Wednesday, September 23, 2020

An alleged Mayo incident of animal cruelty in which starving dogs are said to have been eating the carcasses of others is only the tip of the iceberg when it comes to the mistreatment of animals, a local animal welfare activist has claimed.

It is alleged that there have been as many as 15 or more dogs kept on this particular site at times. They have been locked in cages and car boots and allegedly deprived of water for days on end.

One local woman who has been trying to highlight the situation to the authorities told the Western People that the matter has been ongoing for up to 20 years and described it as “an absolute horror story”.

She said one person even purchased some of the dogs from the individual in question in a bid to save their lives but some of the animals were so traumatised and damaged that they had to be put to sleep.

She explained that animal charities like local branches of the ISPCA are not authorised to enter people’s lands and seize animals at risk.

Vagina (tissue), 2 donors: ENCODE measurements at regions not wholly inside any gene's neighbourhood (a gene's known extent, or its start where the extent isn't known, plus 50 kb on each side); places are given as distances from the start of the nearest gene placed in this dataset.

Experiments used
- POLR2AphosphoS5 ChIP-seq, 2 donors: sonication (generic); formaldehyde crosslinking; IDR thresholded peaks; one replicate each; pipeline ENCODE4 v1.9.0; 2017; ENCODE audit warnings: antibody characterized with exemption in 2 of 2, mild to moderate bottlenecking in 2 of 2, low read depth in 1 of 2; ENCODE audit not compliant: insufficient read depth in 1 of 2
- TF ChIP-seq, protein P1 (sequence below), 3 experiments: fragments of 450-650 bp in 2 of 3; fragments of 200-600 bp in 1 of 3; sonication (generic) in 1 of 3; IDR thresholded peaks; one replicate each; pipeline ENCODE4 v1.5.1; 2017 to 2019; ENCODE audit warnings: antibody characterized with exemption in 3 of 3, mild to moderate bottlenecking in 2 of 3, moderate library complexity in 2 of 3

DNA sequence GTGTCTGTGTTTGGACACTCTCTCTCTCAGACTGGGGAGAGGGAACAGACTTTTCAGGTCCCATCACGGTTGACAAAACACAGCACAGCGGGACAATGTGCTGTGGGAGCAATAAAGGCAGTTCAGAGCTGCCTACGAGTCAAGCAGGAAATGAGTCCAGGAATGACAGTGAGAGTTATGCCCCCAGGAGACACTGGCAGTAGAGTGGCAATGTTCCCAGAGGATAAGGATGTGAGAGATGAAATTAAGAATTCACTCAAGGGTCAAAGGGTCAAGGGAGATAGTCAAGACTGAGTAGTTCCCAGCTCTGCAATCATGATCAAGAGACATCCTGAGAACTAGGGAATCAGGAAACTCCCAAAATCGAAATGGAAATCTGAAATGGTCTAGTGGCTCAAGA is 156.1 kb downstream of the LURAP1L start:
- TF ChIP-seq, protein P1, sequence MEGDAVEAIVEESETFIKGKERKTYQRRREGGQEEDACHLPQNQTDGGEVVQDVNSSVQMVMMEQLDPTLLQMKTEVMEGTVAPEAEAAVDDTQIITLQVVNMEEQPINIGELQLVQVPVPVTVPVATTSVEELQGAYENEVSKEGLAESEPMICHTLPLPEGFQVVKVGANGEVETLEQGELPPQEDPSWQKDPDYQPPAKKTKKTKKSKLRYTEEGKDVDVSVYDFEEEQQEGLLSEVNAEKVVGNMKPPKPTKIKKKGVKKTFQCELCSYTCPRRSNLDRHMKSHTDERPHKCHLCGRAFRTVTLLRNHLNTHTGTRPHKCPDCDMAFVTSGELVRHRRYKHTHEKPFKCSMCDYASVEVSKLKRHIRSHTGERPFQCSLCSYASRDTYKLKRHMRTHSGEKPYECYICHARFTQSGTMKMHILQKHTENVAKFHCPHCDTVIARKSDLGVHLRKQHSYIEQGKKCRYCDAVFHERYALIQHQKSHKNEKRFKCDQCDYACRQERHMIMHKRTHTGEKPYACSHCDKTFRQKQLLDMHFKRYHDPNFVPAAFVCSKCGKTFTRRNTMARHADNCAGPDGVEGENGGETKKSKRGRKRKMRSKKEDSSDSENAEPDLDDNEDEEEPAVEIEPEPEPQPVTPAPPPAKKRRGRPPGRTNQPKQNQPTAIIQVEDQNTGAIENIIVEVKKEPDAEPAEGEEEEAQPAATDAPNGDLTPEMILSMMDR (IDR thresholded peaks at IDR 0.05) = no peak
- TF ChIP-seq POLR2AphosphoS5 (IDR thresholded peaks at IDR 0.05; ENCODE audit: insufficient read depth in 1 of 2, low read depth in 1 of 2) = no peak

While An Garda Siochanan and the Department of Agriculture do have such powers they appear, in her experience, to be very reluctant to get involved:

“There is absolutely no animal welfare in Ireland because there is no real structure in place for people to have animals seized from them when there is cruelty going on.

“People like me and others who try to bring the situation out into the public are seen as worse than a nuisance.”

Former Mayo County Councillor, Gerry Ginty, who is a vocal animal wefare activist, told the Western People that he was aware of the particular allegation of dog cruelty:

“I believe the situation is so bad that dogs have been seen eating dead dogs that are left on the ground.”

Mr Ginty says it is only the tip of the iceberg in terms of animal cruelty.

The situation has been allowed to get out of hand in Ireland and must be resolved by the appointment of dedicated full time animal welfare officers in each county who would have the power to inspect premises and seize animals believed to be at risk, he stressed.

At present such a role only exists in large urban areas like Dublin, Cork, Galway and Limerick, he explained.

A Mayo Co Council spokesperson remarked that the local authority’s remit in relation to dog welfare relates solely to control and licensing: “In relation to a post of an animal welfare officer, this is not a post that is currently sanctioned within Mayo County Council nor is there funding available for it.”

It is understood that these allegations of cruelty to dogs have been referred to An Garda Siochana following consultations between Mayo Co Council and the Department of Agriculture and that an investigation is ongoing.

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